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You Don’t Have To Be A Big Company To Do Big Work

Accurate Concrete Forming
David Newman, Owner
601 B Louis Ave North,
Watertown, MN 55388
952-955-3911 fax 952-955-3912
Started in 2002, specializing in poured walls construction

When Ebert Construction needed an experienced poured wall outfit to pour their salt storage building for the City of St. Paul, they went to their local poured wall construction company with commercial experience. It happened to be Accurate Concrete Forming, a four-year old company owned by CFA-MCFA member David Newman that has hit the ground running and already branched out to commercial work.

General Contractor Ebert Construction from Corcoran, Minnesota needed a competitive bid from a reliable poured wall company for this project. David is pleased that Ebert “didn’t have to turn to a large union or big construction company, just the local poured wall guy.” For the St. Paul salt storage project, David and his men poured 20 foot columns on top of a 20 foot wall. David says “although this may not be something most residential contractors would tackle, we have the experience and equipment to handle it. We fi t in when contractors either don’t have the experience, the equipment or the time.” Accurate has done several other projects for Ebert Construction. David says ‘We work together well – we know they want a good product and we want to give them the best great poured wall we can.”

The building’s footprint for the poured walls measure 108 feet long by 130 feet wide and used 550 yards of concrete. The walls are 21 feet tall and 16 inches thick, with center walls 24” thick and the addition of a 24” column monolithically cast making the pour 40 feet to the top of the column. Accurate crews tied 54 tons of steel for the wall – all by hand. David says ‘when we bid this project, we assumed it would take us 2000 hours. Using BEP forms, a recent investment for Accurate, saved us 25% labor — we had it done in 1500 man hours.”

“I really want to thank Greg Peacock, who sold me our BEP equipment; Arie Van Wyk, Van Wyk Concrete, who lent me his ties to finish the job; and Matt McIntosh of Expert Construction for helping by loaning us some equipment to complete the St. Paul project.”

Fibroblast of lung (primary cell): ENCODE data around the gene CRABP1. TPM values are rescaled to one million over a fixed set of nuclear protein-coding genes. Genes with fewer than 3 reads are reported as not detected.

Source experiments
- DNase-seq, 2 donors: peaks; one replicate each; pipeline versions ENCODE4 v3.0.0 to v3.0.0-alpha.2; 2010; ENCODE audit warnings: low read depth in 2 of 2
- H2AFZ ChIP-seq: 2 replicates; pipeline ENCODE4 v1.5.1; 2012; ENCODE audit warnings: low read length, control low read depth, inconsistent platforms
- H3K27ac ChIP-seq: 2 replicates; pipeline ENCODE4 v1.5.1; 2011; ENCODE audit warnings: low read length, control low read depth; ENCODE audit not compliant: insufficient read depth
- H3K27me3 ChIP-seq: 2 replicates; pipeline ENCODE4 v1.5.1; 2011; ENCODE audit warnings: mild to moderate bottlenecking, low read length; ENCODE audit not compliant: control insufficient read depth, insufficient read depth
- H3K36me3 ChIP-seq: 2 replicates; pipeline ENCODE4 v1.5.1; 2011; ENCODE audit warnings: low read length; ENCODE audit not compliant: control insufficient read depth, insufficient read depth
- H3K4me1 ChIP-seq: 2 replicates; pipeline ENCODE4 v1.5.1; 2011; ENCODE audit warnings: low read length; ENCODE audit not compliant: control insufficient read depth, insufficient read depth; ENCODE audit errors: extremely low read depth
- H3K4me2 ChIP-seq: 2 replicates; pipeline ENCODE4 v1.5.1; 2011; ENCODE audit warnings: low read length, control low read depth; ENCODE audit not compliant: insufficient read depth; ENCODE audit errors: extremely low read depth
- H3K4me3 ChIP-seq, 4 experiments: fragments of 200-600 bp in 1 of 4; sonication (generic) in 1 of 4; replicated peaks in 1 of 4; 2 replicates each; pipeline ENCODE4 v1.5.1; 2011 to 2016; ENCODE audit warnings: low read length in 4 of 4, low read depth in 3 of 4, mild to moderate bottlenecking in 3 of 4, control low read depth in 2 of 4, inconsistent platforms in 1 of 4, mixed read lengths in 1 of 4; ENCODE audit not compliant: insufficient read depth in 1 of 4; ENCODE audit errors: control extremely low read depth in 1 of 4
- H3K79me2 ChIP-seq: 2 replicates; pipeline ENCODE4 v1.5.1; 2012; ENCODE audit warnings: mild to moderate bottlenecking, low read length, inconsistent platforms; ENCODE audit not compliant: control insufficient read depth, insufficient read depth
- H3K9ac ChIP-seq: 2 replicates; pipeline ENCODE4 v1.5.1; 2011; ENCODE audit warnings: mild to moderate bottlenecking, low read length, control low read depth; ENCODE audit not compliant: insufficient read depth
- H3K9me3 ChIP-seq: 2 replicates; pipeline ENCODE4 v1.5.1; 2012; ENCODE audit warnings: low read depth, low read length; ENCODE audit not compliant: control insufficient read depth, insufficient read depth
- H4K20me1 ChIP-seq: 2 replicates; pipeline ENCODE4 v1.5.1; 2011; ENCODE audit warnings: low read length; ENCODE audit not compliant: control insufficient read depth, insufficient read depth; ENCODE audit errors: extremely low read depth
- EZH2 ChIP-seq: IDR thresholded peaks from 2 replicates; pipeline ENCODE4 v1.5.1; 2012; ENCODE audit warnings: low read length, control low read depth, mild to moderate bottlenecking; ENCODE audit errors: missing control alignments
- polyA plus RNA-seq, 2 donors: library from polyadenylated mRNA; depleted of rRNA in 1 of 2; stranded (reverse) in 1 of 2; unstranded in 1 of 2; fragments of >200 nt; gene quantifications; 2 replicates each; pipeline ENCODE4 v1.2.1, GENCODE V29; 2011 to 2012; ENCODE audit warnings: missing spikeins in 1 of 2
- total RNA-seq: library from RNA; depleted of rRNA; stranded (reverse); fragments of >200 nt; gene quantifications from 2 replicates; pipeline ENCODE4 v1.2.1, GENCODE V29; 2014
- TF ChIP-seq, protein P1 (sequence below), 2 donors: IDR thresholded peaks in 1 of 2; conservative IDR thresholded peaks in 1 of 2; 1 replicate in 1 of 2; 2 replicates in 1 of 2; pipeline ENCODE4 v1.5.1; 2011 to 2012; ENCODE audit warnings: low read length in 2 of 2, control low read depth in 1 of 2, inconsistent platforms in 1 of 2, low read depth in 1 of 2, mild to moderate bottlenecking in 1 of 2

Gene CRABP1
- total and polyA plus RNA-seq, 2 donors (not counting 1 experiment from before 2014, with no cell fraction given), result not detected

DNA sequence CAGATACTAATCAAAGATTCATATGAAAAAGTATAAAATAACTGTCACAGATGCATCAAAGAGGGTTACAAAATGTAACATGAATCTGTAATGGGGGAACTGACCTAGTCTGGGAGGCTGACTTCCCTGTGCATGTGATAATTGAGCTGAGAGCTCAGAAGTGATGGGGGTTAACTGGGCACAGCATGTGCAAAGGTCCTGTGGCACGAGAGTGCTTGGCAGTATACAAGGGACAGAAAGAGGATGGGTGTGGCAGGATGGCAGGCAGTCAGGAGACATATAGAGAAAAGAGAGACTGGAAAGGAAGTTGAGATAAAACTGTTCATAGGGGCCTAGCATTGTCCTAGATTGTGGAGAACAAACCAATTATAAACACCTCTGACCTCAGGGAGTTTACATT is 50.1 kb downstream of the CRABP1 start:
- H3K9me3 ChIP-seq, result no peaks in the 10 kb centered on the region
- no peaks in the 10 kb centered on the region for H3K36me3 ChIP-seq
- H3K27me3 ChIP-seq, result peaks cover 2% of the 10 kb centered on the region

David started in 2002 as a residential poured wall contractor; then adding commercial work. David says, “I made the decision to expand our opportunities by moving into the commercial market, so at Accurate we do both; with approximately thirty percent of our revenue coming from commercial.”

Accurate currently employs eight people. David says he has focused on being efficient; instead of adding more employees he planned for more efficiency in their commercial projects by purchasing BEP gang forms. Already showing their value with projects like the St. Paul storage building, the BEP forms are aluminum and David thinks they are the best on the market — light and easy to use. The forms withstand a lot of head pressure and can be filled fairly quick. Because they are light-weight, his crews and are able to use a smaller crane and can move large sections of form work together. The life span and durability of the aluminum forms is also much longer compared to a wood face form.

According to David, residential poured wall contractors getting into commercial work is a smart move. David explains that residential contractors tend to run leaner, have less overhead, and stay more focused on what is getting done with individual projects. He feels that the residential contractor can be more cost effective than larger commercial companies and unions.

Adding commercial work also helps smaller companies to have more options — a case of ‘not putting all the eggs in one basket’. If the housing market is down, the commercial market may be good. Usually if one is down, the other is up.